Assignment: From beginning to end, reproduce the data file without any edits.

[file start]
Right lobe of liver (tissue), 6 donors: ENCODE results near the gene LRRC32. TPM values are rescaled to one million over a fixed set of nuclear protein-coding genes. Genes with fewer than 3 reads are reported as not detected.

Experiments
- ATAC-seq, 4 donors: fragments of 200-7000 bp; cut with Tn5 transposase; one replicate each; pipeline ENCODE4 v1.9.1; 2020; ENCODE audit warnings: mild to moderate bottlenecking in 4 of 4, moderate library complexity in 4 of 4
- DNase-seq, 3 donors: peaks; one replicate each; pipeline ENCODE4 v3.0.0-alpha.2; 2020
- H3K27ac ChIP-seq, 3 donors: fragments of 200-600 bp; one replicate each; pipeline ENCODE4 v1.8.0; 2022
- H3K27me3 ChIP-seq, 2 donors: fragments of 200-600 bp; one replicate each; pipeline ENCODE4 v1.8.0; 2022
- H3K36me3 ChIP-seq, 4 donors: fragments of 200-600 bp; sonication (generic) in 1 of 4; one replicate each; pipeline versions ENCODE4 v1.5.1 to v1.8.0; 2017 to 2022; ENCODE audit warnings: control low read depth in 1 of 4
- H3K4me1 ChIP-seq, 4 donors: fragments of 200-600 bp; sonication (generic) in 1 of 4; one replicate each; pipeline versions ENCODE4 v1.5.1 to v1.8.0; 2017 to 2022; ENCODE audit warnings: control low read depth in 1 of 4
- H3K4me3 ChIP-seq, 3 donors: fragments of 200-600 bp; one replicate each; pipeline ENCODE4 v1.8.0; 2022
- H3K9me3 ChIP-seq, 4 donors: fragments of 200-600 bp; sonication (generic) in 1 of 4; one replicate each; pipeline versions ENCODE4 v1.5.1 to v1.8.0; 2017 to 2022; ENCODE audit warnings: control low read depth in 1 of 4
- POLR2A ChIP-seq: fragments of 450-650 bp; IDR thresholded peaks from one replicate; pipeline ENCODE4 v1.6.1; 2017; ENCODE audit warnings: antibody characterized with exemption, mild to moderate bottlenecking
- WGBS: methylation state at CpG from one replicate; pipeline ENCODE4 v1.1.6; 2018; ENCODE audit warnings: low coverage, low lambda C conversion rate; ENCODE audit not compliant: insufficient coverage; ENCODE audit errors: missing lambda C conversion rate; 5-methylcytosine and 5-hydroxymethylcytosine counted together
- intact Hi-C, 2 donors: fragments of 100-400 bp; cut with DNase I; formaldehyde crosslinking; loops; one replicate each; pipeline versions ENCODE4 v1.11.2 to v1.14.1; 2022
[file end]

Right lobe of liver (tissue), 6 donors: ENCODE results near the gene LRRC32. TPM values are rescaled to one million over a fixed set of nuclear protein-coding genes. Genes with fewer than 3 reads are reported as not detected.

Experiments
- ATAC-seq, 4 donors: fragments of 200-7000 bp; cut with Tn5 transposase; one replicate each; pipeline ENCODE4 v1.9.1; 2020; ENCODE audit warnings: mild to moderate bottlenecking in 4 of 4, moderate library complexity in 4 of 4
- DNase-seq, 3 donors: peaks; one replicate each; pipeline ENCODE4 v3.0.0-alpha.2; 2020
- H3K27ac ChIP-seq, 3 donors: fragments of 200-600 bp; one replicate each; pipeline ENCODE4 v1.8.0; 2022
- H3K27me3 ChIP-seq, 2 donors: fragments of 200-600 bp; one replicate each; pipeline ENCODE4 v1.8.0; 2022
- H3K36me3 ChIP-seq, 4 donors: fragments of 200-600 bp; sonication (generic) in 1 of 4; one replicate each; pipeline versions ENCODE4 v1.5.1 to v1.8.0; 2017 to 2022; ENCODE audit warnings: control low read depth in 1 of 4
- H3K4me1 ChIP-seq, 4 donors: fragments of 200-600 bp; sonication (generic) in 1 of 4; one replicate each; pipeline versions ENCODE4 v1.5.1 to v1.8.0; 2017 to 2022; ENCODE audit warnings: control low read depth in 1 of 4
- H3K4me3 ChIP-seq, 3 donors: fragments of 200-600 bp; one replicate each; pipeline ENCODE4 v1.8.0; 2022
- H3K9me3 ChIP-seq, 4 donors: fragments of 200-600 bp; sonication (generic) in 1 of 4; one replicate each; pipeline versions ENCODE4 v1.5.1 to v1.8.0; 2017 to 2022; ENCODE audit warnings: control low read depth in 1 of 4
- POLR2A ChIP-seq: fragments of 450-650 bp; IDR thresholded peaks from one replicate; pipeline ENCODE4 v1.6.1; 2017; ENCODE audit warnings: antibody characterized with exemption, mild to moderate bottlenecking
- WGBS: methylation state at CpG from one replicate; pipeline ENCODE4 v1.1.6; 2018; ENCODE audit warnings: low coverage, low lambda C conversion rate; ENCODE audit not compliant: insufficient coverage; ENCODE audit errors: missing lambda C conversion rate; 5-methylcytosine and 5-hydroxymethylcytosine counted together
- intact Hi-C, 2 donors: fragments of 100-400 bp; cut with DNase I; formaldehyde crosslinking; loops; one replicate each; pipeline versions ENCODE4 v1.11.2 to v1.14.1; 2022